Monday, December 10, 2012

A Little More Babel

 ...And damned if there aren't problems in Art World.
Kalicorp Art Mysteries, Issue # 2, detail page 2

I continue to find interesting tangents to my last post; so based on discussions that took place on my Facebook wall, here are a few more links to ponder.

This first one from by Simon Doonan writing for Slate.

Doonan who describes himself as author, fashion commentator, and creative ambassador for Barneys New York titles his piece "Why the Art Word is So Loathsome"   He goes on to list eight ways in which the emperor has no clothes.  I think he has some pretty valid points but wonder what actually came first when he claims that exhibitions began resembling Barney window displays in the late 70's.  Quoting item #4, "Artists put down their brushes and stole my objets trouves, my staple guns and glue guns." 
As inspirational as the window displays at Barneys tend to be I still find slightly more authentic expression coming from artists when it comes to installation pieces. 

Then "Why Slates Takedown of the Art World is Totally Wrong", by Jillian Steinhauer for Hyperallergic points out that most of these complaints are sweeping generalizations guaranteed to get everyone nodding their heads yet shows more about a lack of curiosity than a real critique. Reacting to Doonan's remark that: "...artists like to be controversial and piss people off", Jillian reminds us that , "Most importantly, telling artists that they should shut up and fall in line for the good of the children is basically a way of relieving art of all its potential value and saying it doesn’t or shouldn’t matter."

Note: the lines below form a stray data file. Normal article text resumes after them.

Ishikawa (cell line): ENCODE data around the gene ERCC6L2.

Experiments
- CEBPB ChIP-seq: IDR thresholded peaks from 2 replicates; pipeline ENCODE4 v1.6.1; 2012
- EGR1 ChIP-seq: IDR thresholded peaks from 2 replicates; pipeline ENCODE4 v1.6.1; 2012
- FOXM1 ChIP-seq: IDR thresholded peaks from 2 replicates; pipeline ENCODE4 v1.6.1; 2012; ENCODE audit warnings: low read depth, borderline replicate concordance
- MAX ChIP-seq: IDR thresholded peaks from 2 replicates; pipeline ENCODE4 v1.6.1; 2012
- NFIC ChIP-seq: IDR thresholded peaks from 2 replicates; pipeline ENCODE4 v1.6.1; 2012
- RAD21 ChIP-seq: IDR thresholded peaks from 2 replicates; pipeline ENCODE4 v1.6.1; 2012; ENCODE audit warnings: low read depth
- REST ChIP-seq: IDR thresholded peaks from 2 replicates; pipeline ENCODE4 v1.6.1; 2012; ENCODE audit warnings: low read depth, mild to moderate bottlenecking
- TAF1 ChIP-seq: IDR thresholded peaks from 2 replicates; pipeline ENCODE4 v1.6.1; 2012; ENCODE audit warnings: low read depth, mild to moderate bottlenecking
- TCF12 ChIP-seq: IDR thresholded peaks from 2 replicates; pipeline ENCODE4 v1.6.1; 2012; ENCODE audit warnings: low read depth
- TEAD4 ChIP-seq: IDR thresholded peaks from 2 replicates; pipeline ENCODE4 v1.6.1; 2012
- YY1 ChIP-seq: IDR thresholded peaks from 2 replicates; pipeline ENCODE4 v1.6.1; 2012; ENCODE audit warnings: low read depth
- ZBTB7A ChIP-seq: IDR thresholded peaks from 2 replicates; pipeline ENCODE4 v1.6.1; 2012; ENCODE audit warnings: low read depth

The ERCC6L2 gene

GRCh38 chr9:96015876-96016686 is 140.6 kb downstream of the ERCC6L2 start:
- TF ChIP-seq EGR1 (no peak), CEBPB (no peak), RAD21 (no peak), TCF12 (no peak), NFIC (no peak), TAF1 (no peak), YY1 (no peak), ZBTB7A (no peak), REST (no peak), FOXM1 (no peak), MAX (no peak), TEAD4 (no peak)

After all the death of art has been predicted for many of the same reasons since Hegel wrote Lectures on Aesthetics in 1818. 

Or when Duchamp created the Fountain.  Or when Jackson Pollock began flinging his paint on a personal favorite, Hirst's world wide exhibition of spots.

I'm reminded of Joseph Beuys' great piece Explaining Paintings to a Dead Hare, when confronted with easy dismissals of artists currently at work.

The point being art is damn robust and simply because someone finds that it is a messy, imperfect and difficult to unravel doesn't make it any less vital than at any other point in history.

Carolee Scheemann - Interior Scroll

 Personally I find that the explaining of art and it's loathsomeness or what it should be or not be....or why it remains as important as ever to be difficult but even a cursory glance through my fellow artists websites or Facebook pages reveal that great and important work is being made every day.

So as writers keep writing about art, artists in turn will keep revealing what it is.

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